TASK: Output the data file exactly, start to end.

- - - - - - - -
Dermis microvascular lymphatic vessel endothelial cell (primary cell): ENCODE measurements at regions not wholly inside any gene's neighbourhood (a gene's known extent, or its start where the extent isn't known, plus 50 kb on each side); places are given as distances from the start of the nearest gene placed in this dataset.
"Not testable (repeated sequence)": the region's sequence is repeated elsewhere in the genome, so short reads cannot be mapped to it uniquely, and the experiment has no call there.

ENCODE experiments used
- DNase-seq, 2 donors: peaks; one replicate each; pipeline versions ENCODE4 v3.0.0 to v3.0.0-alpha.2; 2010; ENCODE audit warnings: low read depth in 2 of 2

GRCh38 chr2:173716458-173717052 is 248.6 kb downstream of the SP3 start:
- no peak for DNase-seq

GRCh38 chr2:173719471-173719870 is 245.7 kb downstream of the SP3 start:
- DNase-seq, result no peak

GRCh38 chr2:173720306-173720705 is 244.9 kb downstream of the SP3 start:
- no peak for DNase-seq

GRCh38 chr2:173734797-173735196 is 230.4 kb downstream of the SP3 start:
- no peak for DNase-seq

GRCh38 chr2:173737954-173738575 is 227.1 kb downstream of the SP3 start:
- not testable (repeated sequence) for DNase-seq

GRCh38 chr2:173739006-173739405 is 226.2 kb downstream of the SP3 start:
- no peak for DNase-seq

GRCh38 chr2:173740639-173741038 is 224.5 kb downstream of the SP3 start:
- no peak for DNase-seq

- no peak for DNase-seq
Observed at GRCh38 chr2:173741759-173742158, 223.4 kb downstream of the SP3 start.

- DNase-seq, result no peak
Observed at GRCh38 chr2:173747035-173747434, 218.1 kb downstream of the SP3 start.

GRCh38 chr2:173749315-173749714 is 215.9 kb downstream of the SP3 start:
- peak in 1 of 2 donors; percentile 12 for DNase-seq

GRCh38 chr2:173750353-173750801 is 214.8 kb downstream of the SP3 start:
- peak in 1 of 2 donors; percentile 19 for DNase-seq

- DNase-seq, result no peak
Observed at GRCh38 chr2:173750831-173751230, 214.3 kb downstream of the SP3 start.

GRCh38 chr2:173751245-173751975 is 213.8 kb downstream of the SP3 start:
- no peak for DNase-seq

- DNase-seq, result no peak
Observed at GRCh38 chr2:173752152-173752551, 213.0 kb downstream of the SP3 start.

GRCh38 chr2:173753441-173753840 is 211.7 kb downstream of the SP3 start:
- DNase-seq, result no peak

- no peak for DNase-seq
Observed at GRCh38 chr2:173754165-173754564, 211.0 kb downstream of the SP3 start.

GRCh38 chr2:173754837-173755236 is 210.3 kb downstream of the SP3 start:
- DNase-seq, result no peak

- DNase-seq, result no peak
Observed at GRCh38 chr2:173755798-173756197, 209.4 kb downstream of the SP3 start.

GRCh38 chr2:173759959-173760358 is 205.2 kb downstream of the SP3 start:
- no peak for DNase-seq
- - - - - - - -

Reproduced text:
Dermis microvascular lymphatic vessel endothelial cell (primary cell): ENCODE measurements at regions not wholly inside any gene's neighbourhood (a gene's known extent, or its start where the extent isn't known, plus 50 kb on each side); places are given as distances from the start of the nearest gene placed in this dataset.
"Not testable (repeated sequence)": the region's sequence is repeated elsewhere in the genome, so short reads cannot be mapped to it uniquely, and the experiment has no call there.

ENCODE experiments used
- DNase-seq, 2 donors: peaks; one replicate each; pipeline versions ENCODE4 v3.0.0 to v3.0.0-alpha.2; 2010; ENCODE audit warnings: low read depth in 2 of 2

GRCh38 chr2:173716458-173717052 is 248.6 kb downstream of the SP3 start:
- no peak for DNase-seq

GRCh38 chr2:173719471-173719870 is 245.7 kb downstream of the SP3 start:
- DNase-seq, result no peak

GRCh38 chr2:173720306-173720705 is 244.9 kb downstream of the SP3 start:
- no peak for DNase-seq

GRCh38 chr2:173734797-173735196 is 230.4 kb downstream of the SP3 start:
- no peak for DNase-seq

GRCh38 chr2:173737954-173738575 is 227.1 kb downstream of the SP3 start:
- not testable (repeated sequence) for DNase-seq

GRCh38 chr2:173739006-173739405 is 226.2 kb downstream of the SP3 start:
- no peak for DNase-seq

GRCh38 chr2:173740639-173741038 is 224.5 kb downstream of the SP3 start:
- no peak for DNase-seq

- no peak for DNase-seq
Observed at GRCh38 chr2:173741759-173742158, 223.4 kb downstream of the SP3 start.

- DNase-seq, result no peak
Observed at GRCh38 chr2:173747035-173747434, 218.1 kb downstream of the SP3 start.

GRCh38 chr2:173749315-173749714 is 215.9 kb downstream of the SP3 start:
- peak in 1 of 2 donors; percentile 12 for DNase-seq

GRCh38 chr2:173750353-173750801 is 214.8 kb downstream of the SP3 start:
- peak in 1 of 2 donors; percentile 19 for DNase-seq

- DNase-seq, result no peak
Observed at GRCh38 chr2:173750831-173751230, 214.3 kb downstream of the SP3 start.

GRCh38 chr2:173751245-173751975 is 213.8 kb downstream of the SP3 start:
- no peak for DNase-seq

- DNase-seq, result no peak
Observed at GRCh38 chr2:173752152-173752551, 213.0 kb downstream of the SP3 start.

GRCh38 chr2:173753441-173753840 is 211.7 kb downstream of the SP3 start:
- DNase-seq, result no peak

- no peak for DNase-seq
Observed at GRCh38 chr2:173754165-173754564, 211.0 kb downstream of the SP3 start.

GRCh38 chr2:173754837-173755236 is 210.3 kb downstream of the SP3 start:
- DNase-seq, result no peak

- DNase-seq, result no peak
Observed at GRCh38 chr2:173755798-173756197, 209.4 kb downstream of the SP3 start.

GRCh38 chr2:173759959-173760358 is 205.2 kb downstream of the SP3 start:
- no peak for DNase-seq